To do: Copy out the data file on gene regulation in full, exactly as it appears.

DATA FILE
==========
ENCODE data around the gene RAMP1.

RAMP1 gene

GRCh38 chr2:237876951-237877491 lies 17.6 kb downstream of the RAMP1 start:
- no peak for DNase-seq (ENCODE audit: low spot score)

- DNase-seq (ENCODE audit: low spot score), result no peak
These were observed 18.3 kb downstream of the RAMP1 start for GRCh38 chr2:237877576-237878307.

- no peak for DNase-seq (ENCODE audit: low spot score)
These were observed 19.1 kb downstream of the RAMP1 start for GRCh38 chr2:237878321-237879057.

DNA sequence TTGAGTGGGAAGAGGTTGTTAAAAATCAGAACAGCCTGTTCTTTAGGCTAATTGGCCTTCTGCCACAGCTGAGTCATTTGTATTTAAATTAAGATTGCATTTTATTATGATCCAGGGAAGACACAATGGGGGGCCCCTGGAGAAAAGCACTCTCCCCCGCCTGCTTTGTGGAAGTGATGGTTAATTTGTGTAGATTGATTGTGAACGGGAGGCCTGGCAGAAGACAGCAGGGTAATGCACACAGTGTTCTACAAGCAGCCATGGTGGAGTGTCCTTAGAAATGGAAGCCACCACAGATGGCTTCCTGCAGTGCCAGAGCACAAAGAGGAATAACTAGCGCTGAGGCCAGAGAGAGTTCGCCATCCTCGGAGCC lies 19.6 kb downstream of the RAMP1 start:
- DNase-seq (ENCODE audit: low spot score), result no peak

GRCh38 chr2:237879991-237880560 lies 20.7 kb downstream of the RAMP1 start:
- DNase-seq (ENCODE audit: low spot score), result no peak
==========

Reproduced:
ENCODE data around the gene RAMP1.

RAMP1 gene

GRCh38 chr2:237876951-237877491 lies 17.6 kb downstream of the RAMP1 start:
- no peak for DNase-seq (ENCODE audit: low spot score)

- DNase-seq (ENCODE audit: low spot score), result no peak
These were observed 18.3 kb downstream of the RAMP1 start for GRCh38 chr2:237877576-237878307.

- no peak for DNase-seq (ENCODE audit: low spot score)
These were observed 19.1 kb downstream of the RAMP1 start for GRCh38 chr2:237878321-237879057.

DNA sequence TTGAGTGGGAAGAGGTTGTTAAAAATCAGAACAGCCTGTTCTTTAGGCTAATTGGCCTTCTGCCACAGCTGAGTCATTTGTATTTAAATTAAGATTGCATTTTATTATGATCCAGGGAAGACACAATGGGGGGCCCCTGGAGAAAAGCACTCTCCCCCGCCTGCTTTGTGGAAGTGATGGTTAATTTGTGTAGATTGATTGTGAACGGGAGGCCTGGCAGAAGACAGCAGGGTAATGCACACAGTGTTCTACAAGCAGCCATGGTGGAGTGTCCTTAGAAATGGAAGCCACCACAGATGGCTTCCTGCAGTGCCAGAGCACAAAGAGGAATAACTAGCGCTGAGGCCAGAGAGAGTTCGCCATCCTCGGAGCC lies 19.6 kb downstream of the RAMP1 start:
- DNase-seq (ENCODE audit: low spot score), result no peak

GRCh38 chr2:237879991-237880560 lies 20.7 kb downstream of the RAMP1 start:
- DNase-seq (ENCODE audit: low spot score), result no peak